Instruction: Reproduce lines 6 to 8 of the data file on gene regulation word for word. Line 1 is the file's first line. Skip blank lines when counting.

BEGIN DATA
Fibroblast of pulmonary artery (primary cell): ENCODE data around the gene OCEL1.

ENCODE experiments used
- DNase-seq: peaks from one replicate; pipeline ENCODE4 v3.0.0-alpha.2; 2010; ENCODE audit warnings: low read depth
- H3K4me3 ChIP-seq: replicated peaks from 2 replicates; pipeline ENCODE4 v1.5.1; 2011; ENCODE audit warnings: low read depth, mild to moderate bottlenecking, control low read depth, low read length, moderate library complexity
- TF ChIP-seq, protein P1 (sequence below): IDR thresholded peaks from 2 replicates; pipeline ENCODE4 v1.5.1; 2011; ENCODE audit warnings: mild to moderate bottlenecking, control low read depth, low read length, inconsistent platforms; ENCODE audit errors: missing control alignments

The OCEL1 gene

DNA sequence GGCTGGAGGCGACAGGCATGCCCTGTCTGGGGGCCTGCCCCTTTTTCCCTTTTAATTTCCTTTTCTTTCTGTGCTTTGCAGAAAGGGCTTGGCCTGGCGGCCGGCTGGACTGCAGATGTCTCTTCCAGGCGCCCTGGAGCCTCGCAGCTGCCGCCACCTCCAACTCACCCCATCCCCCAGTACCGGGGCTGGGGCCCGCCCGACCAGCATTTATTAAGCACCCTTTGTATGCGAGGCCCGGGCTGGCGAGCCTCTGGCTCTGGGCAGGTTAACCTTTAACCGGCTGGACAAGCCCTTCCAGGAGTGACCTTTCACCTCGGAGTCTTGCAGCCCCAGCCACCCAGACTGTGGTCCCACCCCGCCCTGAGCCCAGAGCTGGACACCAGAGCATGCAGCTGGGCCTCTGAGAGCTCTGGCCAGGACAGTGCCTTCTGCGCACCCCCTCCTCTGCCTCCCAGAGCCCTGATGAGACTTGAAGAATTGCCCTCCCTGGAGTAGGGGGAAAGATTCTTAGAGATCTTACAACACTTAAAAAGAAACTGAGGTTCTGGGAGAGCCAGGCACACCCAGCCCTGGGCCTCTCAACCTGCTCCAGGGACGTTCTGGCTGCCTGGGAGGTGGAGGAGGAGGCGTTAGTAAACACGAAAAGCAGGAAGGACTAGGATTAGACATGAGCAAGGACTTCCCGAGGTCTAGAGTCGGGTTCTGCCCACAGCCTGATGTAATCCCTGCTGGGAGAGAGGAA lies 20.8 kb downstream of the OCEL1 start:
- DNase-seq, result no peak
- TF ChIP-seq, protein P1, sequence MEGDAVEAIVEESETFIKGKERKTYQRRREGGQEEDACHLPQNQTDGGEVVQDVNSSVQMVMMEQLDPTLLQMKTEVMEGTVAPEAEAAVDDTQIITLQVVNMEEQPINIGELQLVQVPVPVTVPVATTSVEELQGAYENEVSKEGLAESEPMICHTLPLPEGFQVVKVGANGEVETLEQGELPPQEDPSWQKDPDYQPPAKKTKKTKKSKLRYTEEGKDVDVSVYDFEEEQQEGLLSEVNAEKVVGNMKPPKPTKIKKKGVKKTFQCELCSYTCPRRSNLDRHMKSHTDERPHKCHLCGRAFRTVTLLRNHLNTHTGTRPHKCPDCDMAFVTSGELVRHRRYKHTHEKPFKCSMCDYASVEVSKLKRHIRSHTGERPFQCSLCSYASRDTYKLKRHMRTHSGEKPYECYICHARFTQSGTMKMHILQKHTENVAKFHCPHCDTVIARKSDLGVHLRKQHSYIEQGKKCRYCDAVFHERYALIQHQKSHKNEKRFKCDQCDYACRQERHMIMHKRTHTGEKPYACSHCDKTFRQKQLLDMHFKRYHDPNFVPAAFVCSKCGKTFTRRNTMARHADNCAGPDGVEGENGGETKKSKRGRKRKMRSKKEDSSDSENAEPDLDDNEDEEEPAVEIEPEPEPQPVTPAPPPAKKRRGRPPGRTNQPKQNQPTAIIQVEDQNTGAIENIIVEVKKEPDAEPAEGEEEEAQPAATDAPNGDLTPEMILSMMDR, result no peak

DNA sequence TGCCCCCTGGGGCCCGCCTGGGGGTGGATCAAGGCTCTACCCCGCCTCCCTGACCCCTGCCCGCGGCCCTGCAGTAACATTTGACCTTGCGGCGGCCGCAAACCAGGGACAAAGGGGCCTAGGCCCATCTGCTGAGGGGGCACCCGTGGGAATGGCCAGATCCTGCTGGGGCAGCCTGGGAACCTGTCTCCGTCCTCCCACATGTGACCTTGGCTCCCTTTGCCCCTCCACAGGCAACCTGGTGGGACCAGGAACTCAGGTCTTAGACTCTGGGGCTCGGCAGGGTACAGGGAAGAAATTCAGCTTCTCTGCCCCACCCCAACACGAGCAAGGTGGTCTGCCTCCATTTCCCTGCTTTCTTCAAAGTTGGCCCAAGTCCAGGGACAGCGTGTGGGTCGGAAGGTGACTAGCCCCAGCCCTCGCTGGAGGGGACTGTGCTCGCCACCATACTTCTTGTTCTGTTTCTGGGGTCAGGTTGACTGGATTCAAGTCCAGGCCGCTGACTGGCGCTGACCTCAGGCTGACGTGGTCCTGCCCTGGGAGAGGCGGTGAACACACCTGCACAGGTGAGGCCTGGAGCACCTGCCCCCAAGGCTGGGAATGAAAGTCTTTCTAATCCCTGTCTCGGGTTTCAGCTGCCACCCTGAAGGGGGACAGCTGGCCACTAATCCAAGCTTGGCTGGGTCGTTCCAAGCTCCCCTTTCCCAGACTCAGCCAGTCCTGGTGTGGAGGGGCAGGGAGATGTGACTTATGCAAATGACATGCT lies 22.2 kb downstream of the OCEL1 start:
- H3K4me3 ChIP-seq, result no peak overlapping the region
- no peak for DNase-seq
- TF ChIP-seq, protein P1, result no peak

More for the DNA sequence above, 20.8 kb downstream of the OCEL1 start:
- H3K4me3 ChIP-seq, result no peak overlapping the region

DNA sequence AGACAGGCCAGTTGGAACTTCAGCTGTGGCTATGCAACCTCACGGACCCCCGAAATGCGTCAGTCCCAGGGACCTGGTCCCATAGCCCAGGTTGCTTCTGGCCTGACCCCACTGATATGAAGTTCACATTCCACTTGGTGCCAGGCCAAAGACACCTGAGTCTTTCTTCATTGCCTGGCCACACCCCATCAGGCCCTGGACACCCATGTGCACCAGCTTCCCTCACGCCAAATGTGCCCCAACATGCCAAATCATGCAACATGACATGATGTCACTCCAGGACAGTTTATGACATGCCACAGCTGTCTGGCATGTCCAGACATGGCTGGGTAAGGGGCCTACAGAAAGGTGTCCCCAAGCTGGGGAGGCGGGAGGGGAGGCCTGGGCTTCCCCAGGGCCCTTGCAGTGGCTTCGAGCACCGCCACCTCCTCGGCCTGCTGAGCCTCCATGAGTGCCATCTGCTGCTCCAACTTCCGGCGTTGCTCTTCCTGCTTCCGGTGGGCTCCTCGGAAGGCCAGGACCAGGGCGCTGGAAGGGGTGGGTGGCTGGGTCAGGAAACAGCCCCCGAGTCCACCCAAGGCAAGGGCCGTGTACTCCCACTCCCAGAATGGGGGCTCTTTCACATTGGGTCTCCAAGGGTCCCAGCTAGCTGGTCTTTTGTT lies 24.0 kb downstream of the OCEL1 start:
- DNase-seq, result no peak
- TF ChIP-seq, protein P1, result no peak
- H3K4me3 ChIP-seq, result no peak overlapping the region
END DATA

The OCEL1 gene

DNA sequence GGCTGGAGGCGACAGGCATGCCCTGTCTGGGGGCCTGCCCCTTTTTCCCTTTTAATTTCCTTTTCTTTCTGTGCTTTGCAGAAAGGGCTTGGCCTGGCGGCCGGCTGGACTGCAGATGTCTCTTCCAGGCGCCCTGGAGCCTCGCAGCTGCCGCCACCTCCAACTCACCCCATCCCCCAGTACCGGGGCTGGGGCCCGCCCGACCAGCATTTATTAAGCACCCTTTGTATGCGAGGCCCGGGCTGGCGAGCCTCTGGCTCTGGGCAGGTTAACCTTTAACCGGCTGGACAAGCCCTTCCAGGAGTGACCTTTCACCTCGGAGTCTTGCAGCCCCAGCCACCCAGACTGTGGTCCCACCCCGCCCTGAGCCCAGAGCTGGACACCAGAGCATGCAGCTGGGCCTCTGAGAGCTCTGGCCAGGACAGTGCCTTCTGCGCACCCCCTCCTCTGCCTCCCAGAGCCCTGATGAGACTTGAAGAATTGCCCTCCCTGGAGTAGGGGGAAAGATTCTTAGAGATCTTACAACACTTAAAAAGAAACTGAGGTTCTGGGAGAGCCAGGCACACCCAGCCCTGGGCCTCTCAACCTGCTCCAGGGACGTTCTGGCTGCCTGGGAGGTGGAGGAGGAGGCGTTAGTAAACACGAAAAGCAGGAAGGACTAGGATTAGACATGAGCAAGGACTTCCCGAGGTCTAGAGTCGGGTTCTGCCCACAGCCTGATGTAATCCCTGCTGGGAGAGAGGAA lies 20.8 kb downstream of the OCEL1 start:
- DNase-seq, result no peak